‘Family Matters’ was my first taste of Rohinton Mistry and I have been hooked since. A master story teller, he grips the reader with easy paced narrative, one rarely feels tedium. There is always a shadow of gloom in his books, and that is what gives it the sense of realism and the need for empathy. He uses humour and brilliant characterisation to offset the pall of grey.
Like most of his novels, ‘Such a Long Journey’ is set in the Bombay of the 70s. Gustad Noble, is a middle class Parsi going about his life quietly without much bother, until the point when he gets a letter from his old friend, Major Jimmy Bilimoria. (To digress a bit, in all the books of Mistry that I have read there is a clear point of crisis. In ‘Family Matters’, it is the point when Yezad gives into the temptation of gambling, in ‘A Fine Balance’ it is the point when Ishvar and Omprakash return to their village.) Gustad’s life is thrown in turmoil and he is buffeted by the Fates. His son is estranged, his friend Mr. Dinshawji dies and his job as a bank clerk is shaky.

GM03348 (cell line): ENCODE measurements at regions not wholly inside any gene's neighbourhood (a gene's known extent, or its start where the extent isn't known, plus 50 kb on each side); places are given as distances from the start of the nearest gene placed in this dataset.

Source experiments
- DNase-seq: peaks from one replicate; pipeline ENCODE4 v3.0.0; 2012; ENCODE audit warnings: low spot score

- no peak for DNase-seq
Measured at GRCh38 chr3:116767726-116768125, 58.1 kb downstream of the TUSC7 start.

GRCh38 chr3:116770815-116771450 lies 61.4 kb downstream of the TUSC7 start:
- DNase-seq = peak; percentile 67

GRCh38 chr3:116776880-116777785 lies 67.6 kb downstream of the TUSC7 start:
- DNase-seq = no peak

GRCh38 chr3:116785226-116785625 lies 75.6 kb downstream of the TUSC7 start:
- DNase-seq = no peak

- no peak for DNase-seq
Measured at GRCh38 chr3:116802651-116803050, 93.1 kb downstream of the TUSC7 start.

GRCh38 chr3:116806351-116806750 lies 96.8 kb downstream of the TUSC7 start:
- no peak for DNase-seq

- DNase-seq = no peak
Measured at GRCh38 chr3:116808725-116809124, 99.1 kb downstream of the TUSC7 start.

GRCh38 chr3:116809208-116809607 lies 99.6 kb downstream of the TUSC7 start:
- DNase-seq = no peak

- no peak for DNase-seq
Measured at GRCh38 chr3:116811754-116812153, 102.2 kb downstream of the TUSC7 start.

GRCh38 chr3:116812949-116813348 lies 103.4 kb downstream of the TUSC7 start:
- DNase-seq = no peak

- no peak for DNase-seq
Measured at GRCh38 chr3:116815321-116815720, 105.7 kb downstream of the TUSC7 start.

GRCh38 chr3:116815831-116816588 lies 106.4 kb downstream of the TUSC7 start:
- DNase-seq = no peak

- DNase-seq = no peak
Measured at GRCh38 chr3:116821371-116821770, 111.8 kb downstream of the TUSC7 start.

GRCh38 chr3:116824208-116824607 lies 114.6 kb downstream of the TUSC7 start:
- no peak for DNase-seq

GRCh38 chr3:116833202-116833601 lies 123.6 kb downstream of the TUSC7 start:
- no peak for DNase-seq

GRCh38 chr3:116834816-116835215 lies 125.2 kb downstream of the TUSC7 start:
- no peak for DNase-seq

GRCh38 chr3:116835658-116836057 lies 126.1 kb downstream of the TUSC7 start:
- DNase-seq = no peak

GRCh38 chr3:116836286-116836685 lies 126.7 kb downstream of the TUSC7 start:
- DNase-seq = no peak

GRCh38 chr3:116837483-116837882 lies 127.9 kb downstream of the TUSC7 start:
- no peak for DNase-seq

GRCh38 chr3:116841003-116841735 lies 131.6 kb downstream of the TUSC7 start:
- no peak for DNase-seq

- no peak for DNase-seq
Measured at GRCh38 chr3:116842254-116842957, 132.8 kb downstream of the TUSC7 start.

Mistry has an enviable gift for characterisation, though some of his characters seem similar in his books. Yezad from ‘Family Matters’ and Gustad have a lot in common. The characters are simple and so realistic that if you went to any typical apartment block in Mumbai, chances are you would see these characters in some form. Mistry keeps his characterisation very simple and does not overreach by adding complicated clutter. Gustad is a simple man almost helpless against the troubles that come his way. However, in his own way he is strong and grounded. I also like the play off between the flamboyant Jimmy and the tepid Gustad. And also between Gustad’s only friends Jimmy and Mr. Dinshawji. Mr Dinshawji provides the comic relief and actually is a man with a heart. The mentally challenged Tehmul is another typical character that you would see in most middle class localities in India. The neighbours in Khodadad Building Miss Kutpitia, living in the memory of her dead nephew, the meddlesome Mr. Rabadi, the eccentric Cavasji are natural and highly realistic.
I am biased about Mistry’s work, I would still recommend this book like all the others.